What steps should be taken to reduce the risk of neurologic complications during the correction of serum Na+ levels in hyponatremia?

Updated: Aug 16, 2019
  • Author: Christie P Thomas, MBBS, FRCP, FASN, FAHA; Chief Editor: Vecihi Batuman, MD, FASN  more...
  • Print
Answer

The goal is to correct hyponatremia at a rate that does not cause neurologic complications. The objective is to raise serum Na+ levels by 0.5-1 mEq/h, and not more than 10-12 mEq in the first 24 hours, to bring the Na+ value to a maximum level of 125 -130 mEq/L. Administration of 3% hypertonic saline should be restricted to these emergent circumstances, and both neurological symptoms and serum Na+ should be monitored frequently to achieve the desired target and to prevent overcorrection.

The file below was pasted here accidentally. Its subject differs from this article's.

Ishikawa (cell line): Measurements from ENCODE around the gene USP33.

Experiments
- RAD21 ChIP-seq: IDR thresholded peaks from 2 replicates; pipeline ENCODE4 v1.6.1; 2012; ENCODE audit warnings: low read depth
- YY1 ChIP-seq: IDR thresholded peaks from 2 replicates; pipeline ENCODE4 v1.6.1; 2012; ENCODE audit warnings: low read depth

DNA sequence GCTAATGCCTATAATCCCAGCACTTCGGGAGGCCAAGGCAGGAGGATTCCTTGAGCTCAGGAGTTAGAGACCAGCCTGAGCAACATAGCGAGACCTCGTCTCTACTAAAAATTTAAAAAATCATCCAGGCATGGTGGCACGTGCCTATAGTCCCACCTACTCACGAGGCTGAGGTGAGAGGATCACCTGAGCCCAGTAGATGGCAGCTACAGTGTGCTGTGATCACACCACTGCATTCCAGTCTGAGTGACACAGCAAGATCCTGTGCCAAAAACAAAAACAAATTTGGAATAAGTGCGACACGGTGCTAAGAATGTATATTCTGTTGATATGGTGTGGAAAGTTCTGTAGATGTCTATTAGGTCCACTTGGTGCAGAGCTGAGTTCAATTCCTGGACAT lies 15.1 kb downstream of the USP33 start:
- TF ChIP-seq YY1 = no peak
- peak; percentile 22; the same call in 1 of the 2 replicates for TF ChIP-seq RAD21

Correction of serum Na+ levels by 6 mEq/L in 24 hours has been dubbed the "rule of sixes." The rule states that, "Six a day makes sense for safety; 6 in 6 hours for severe symptoms and stop." [33]

Other authors have recommended a rate of initial correction of 1-2 mEq/L/h in severely symptomatic patients until symptoms resolve (or for the first 3-4 h). However, total correction in the first 24 hours must not exceed 10-12 mEq. CMP has been reported in cases in which the initial correction exceeded 12 mEq and even in cases in which the correction was 9-10 mEq/24 h. This has led some authors to recommend a lower target of 8 mEq in 24 hours. In the special situation of exercise-induced hyponatremia with neurological symptoms, some authors recommend an immediate bolus of 100 mL of 3% hypertonic saline repeated every 10 minutes until symptoms resolve. [22]


Did this answer your question?
Additional feedback? (Optional)
Thank you for your feedback!